So why do I not want us out of the EU? The myth we would be better off that way is an Empirical nonsense spoken by little Englanders who still think Brittania Rules the Waves. They believe that miraculously we could drop our biggest source of trade (which would be infinitely more difficult to achieve standing on the outside), and suddenly not only compensate by winning greater trade with elsewhere but actually grow faster – it’s not backed by any facts or evidence and could not be achieved.

But there’s much more:  Take foreign policy and defence.  The idea we have a foreign or defence policy independent of the USA and NATO is absurd, and for a great deal of time we have kowtowed to the demands of Washington.  Politically it makes more sense to have cohesive policies made for the whole bloc than to co-ordinate lots of separate interests, much as having separate foreign policies for California and Texas would be a total nonsense. It is more efficient, easier to negotiate effectively, not have to worry about infighting, cut down on duplication of effort, and prevent the risks of conflicts breaking out by virtue of speaking with 28 voiced rather than one.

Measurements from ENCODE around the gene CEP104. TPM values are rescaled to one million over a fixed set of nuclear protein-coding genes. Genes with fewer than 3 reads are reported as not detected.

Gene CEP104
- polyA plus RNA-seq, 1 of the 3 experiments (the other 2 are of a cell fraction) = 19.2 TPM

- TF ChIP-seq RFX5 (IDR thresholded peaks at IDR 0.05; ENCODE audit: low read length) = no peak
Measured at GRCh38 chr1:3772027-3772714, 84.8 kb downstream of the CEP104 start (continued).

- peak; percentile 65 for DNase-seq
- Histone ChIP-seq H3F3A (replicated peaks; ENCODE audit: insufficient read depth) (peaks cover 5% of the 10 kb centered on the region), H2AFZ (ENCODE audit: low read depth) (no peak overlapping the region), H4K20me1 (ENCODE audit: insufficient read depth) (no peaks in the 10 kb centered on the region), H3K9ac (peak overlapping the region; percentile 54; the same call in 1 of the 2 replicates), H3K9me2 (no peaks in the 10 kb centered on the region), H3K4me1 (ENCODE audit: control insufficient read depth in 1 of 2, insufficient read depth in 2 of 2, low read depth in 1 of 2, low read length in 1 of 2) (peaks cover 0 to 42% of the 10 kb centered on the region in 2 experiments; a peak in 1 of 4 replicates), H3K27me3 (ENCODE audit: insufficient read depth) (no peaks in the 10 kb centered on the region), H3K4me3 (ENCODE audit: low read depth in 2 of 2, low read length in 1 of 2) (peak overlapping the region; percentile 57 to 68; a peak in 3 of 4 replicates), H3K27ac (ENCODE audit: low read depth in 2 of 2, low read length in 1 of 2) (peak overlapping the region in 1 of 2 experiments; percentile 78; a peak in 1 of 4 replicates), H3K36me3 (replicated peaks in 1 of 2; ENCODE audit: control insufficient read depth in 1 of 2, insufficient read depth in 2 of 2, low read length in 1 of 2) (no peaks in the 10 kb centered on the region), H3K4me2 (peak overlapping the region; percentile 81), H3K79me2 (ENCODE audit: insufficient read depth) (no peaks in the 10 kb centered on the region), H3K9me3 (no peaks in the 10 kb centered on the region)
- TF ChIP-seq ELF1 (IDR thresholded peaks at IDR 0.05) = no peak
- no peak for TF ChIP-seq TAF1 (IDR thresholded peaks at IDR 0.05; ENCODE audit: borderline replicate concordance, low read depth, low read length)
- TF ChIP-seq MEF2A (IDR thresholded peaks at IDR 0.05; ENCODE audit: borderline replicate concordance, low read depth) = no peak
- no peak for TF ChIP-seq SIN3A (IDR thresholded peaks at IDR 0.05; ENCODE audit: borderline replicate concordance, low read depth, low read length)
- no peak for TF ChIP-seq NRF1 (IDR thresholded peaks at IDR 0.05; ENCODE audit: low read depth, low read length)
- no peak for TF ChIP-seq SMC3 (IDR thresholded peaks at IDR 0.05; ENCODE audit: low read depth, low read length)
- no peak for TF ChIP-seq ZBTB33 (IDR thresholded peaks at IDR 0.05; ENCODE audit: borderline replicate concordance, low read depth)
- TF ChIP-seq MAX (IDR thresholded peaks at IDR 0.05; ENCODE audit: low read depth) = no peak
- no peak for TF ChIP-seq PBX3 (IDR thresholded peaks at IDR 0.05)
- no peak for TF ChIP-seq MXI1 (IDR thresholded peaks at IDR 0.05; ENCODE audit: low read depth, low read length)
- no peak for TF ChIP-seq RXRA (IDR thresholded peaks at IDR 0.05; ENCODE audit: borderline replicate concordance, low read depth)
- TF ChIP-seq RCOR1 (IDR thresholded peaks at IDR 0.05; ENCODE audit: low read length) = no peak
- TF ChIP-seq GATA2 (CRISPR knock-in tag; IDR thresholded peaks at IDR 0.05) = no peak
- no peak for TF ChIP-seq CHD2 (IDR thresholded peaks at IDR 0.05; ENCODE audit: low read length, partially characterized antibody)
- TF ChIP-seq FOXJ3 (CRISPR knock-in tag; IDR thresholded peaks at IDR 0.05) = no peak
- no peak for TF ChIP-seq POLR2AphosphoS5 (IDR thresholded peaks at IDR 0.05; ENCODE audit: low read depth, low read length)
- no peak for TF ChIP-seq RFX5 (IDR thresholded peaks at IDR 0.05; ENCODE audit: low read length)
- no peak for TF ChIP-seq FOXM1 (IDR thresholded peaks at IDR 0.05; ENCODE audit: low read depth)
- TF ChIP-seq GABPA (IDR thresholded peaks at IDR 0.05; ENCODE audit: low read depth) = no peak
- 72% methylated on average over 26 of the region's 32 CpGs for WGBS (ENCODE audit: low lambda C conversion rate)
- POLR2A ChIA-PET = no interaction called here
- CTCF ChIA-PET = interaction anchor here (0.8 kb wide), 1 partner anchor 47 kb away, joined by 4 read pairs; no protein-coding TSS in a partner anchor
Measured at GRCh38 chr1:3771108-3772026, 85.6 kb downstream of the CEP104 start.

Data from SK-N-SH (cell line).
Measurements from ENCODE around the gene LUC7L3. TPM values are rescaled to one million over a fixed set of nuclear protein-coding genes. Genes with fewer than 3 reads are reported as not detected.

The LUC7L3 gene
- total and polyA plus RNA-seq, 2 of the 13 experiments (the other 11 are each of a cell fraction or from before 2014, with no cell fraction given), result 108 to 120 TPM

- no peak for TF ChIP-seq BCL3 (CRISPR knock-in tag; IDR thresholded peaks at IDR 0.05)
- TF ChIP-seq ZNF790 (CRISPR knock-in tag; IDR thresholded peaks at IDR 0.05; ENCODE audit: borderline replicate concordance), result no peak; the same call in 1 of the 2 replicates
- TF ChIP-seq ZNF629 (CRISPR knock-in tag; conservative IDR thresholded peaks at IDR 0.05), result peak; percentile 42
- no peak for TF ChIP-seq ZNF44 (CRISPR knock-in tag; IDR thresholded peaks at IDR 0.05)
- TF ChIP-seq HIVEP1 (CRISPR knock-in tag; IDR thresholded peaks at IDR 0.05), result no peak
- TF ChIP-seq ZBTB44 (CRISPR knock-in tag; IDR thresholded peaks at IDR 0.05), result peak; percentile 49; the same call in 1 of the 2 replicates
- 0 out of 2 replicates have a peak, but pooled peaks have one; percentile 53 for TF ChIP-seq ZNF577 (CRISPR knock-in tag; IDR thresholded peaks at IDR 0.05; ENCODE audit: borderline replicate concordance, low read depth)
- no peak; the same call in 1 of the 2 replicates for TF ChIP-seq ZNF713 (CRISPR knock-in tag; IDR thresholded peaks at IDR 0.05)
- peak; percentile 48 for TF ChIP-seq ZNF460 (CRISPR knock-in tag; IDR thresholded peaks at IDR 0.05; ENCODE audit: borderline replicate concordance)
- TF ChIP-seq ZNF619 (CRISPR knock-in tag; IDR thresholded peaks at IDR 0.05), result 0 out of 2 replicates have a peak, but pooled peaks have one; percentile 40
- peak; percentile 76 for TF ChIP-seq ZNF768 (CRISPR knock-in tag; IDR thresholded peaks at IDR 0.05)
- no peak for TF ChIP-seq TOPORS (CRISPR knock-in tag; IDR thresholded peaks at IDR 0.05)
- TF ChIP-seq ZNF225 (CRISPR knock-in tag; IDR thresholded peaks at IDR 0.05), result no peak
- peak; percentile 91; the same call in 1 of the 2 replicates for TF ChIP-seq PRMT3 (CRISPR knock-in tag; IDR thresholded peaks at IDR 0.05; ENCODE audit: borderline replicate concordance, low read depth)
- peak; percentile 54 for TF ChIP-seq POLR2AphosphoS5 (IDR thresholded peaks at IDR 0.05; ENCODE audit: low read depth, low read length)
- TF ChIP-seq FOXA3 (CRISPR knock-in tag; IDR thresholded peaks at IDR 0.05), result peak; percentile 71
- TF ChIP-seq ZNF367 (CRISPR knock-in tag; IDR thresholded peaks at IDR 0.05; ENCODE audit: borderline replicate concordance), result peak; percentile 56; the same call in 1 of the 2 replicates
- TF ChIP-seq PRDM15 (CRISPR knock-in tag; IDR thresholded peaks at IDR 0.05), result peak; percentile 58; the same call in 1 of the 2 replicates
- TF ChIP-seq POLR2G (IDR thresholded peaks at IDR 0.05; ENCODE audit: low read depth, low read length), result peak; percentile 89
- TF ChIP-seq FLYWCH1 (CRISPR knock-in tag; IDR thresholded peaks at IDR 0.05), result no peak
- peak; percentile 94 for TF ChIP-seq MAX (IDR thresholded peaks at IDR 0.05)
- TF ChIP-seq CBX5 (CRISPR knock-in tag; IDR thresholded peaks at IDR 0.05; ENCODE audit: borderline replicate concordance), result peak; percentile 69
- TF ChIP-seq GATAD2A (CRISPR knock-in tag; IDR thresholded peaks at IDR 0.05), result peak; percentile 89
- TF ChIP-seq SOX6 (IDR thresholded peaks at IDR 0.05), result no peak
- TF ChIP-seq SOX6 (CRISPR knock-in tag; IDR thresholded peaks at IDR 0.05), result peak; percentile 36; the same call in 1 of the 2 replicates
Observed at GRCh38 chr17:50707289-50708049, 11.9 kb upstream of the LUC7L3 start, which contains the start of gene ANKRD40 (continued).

Ah yes, say the critics, but the languages and the cultures are radically different in Europe, you could not organise a cohesive force or win a consensus view. To me that is an excuse for not acting on unison rather than an attempt to forge policy beneficial to all.  The best way to achieve this and divisions of responsibility I would leave to those with a handle on the detail, but it’s a long-term view and clearly not while the appetite is for retrenchment. The beneficiaries of petty nationalism are not the British people, bearing in mind our influence over what our government actually does is minimal, but I’m reminded of Dr Johnson‘s words that “patriotism is the last refuge of a scoundrel” and ultimately there is greater safety in numbers. Rather than ploughing a lonely furrow and being suspicious of our neighbours we should seek to co-operate more closely for the good of all. Working with America has stripped us of more rights and led us to military adventures that have been a massive drain on our resources for no obvious benefit to anybody.  See my blog about Afghanistan, a prime case in point – would we have gone into that war unless goaded by the US?  Obviously not.